While the rubric was originally developed to support educators as they evaluate instructional materials, one of the most profound benefits of using the NGSS EQuIP rubric on even a handful of lessons is developing a meaningful, concrete, and common understanding of what the NGSS looks like in the classroom. By providing teachers with a tool to help them deepen their understanding of what NGSS lessons look like, and how these lessons support learning experiences for students that really prepare them for their lives beyond high school, the NGSS EQuIP rubric can help teachers be part of a community of educators that are changing experiences for kids right now. Again and again, one of the most exciting things that comes out of EQuIP trainings is how excited participants are about their deeper understanding of the NGSS, and what that will mean for how they approach their classrooms tomorrow — not at some vague point down the line when new instructional materials are available.
New Video Series
Some of the best outcomes that emerge from bringing people together to use the rubric are the conversations and deeper understanding of the NGSS. We hope a newly released video series can offer a taste of what EQuIP can do for teachers, some starting points for conversations in your own schools and districts, as well as some information about the features of NGSS lessons embedded within the rubric.
These new videos highlight the deep conversations about important aspects of NGSS lessons from a recent NGSS EQuIP training. The first video in the series, NGSS EQuIP Rubric: Overview provides an overview of the NGSS EQuIP rubric and the associated evaluation process, including the opportunities for deeper understanding of the NGSS by engaging with the rubric. The other videos each focus on educators discussing different criteria in the rubric, and what this means for classroom lessons. NGSS EQuIP Rubric: 3-Dimensional Learning focuses on the importance of authentic opportunities for students to engage in three-dimensional learning. NGSS EQuIP Rubric: Using Phenomena describes some perspectives about the importance of meaningful student engagement in high-quality science lessons. Finally, NGSS EQuIP Rubric: Evidence of Student Learning captures educators discussing how they know what students know based on lesson design and the features of the NGSS. Together, these videos can help facilitate thinking around what the NGSS looks like in classroom instructional materials, and ultimately what that means for teacher and student experiences in the classroom.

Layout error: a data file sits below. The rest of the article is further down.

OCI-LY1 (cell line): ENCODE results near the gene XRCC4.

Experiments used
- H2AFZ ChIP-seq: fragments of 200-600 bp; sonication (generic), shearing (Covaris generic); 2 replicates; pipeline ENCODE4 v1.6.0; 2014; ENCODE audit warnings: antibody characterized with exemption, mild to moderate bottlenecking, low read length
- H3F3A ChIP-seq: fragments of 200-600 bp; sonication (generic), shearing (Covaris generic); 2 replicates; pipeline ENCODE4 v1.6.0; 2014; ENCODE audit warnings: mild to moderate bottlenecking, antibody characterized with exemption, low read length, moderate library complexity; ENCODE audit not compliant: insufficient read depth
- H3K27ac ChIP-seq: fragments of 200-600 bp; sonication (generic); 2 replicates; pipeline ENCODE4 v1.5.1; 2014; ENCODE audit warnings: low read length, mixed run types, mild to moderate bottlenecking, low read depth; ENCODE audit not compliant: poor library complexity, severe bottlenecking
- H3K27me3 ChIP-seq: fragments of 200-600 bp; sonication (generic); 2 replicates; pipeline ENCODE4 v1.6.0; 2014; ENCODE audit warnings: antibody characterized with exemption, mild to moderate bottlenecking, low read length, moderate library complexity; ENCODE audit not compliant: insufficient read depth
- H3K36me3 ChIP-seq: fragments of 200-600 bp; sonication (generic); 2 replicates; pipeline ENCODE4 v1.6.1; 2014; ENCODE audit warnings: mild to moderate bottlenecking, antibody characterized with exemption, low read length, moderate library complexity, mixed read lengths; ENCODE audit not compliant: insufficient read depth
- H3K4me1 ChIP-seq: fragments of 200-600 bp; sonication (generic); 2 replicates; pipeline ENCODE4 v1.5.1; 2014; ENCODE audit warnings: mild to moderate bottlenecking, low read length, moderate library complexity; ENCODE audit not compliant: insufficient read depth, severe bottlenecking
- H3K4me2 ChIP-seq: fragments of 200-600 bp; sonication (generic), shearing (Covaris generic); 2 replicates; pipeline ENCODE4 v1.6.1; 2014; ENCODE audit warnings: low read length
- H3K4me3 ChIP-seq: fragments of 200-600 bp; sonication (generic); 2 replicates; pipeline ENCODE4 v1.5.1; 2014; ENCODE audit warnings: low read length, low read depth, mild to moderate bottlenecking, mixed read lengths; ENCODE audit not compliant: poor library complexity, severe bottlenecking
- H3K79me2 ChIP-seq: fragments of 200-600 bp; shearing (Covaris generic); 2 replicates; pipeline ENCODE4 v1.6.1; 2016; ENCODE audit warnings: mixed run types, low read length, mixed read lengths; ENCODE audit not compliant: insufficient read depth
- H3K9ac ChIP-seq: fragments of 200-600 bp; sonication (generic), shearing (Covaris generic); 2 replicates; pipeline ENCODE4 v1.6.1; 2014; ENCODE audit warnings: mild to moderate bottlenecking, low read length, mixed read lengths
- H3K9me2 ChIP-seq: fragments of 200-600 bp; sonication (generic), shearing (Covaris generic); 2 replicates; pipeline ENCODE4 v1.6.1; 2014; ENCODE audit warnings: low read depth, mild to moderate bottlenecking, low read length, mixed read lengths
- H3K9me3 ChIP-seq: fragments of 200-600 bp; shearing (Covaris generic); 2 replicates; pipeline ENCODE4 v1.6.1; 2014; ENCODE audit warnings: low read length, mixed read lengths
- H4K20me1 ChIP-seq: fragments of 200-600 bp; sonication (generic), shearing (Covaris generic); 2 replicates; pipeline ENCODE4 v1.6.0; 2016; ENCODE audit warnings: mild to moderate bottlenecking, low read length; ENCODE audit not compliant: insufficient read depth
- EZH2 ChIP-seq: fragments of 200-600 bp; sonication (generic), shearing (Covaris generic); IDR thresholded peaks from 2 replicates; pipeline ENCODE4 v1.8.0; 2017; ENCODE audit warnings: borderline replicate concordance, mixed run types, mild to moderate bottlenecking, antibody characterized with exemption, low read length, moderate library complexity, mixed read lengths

As mentioned above, you can download a PDF of the NGSS EQuIP rubric. For those that are forging ahead and want to facilitate their own NGSS EQuIP training, the online facilitation guide can help you with embedded videos, a detailed, step-by-step process for leading the training, and materials to support your group. For more information on the Next Generation Science Standards and other available resources, visit www.nextgenscience.org.
Matt Krehbiel is Associate Director, Science, at Achieve and in that role supports work involving EQuIP for Science and the PEEC-alignment tool. Matt began his career in science education as a high school science teacher in Kansas, where he taught a wide range of high school science courses over ten years. Matt then served as the state science supervisor at the Kansas State Department of Education. While there, Matt also served on the Board and later as President of the Council of State Science Supervisors. Matt is a member of the Board on Science Education for the National Research Council and, in that role, was on the committee that wrote the Guide to Implementing the Next Generation Science Standards.